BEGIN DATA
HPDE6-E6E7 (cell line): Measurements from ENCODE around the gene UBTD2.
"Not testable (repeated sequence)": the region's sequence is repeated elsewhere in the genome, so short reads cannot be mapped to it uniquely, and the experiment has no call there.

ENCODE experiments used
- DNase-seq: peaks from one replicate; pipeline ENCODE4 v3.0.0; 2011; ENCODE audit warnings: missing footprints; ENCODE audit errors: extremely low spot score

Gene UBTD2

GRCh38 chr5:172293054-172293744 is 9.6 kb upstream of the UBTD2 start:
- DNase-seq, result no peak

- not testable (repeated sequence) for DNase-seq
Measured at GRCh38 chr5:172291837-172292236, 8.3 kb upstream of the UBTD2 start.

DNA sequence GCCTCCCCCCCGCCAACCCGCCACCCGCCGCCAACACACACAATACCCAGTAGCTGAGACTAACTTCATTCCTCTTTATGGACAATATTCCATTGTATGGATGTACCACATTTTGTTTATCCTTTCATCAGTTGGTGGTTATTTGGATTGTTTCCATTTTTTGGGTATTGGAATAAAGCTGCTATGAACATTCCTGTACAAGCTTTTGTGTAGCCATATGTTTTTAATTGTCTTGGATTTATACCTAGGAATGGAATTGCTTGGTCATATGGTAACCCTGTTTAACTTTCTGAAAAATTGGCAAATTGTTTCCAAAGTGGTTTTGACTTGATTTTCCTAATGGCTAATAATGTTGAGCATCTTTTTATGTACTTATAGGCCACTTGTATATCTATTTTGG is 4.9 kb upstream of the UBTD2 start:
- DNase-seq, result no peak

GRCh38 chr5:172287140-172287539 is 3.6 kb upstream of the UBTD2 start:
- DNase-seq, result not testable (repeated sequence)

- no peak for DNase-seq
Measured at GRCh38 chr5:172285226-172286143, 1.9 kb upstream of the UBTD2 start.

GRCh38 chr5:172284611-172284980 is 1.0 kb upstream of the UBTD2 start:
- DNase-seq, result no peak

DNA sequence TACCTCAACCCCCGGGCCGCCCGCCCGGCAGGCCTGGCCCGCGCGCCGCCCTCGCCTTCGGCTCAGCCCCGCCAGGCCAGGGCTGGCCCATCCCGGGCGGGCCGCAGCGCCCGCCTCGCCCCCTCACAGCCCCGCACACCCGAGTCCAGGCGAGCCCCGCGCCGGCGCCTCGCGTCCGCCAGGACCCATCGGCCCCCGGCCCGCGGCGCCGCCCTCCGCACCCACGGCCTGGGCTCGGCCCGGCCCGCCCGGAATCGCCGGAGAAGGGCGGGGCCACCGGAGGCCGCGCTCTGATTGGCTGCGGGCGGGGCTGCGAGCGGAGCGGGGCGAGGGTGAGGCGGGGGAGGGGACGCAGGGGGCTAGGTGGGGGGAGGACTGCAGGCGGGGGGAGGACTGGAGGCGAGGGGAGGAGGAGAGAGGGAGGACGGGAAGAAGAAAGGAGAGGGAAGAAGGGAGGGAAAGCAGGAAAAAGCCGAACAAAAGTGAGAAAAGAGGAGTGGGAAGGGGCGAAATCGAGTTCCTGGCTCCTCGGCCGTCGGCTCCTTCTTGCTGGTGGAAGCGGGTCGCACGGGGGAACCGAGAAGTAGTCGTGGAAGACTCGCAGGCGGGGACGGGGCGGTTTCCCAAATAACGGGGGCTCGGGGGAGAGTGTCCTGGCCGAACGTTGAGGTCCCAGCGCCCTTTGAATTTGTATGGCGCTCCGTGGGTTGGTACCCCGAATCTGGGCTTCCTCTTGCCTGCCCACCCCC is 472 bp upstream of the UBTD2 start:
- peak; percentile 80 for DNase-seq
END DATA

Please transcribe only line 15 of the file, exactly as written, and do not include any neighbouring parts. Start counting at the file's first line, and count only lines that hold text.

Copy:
Measured at GRCh38 chr5:172285226-172286143, 1.9 kb upstream of the UBTD2 start.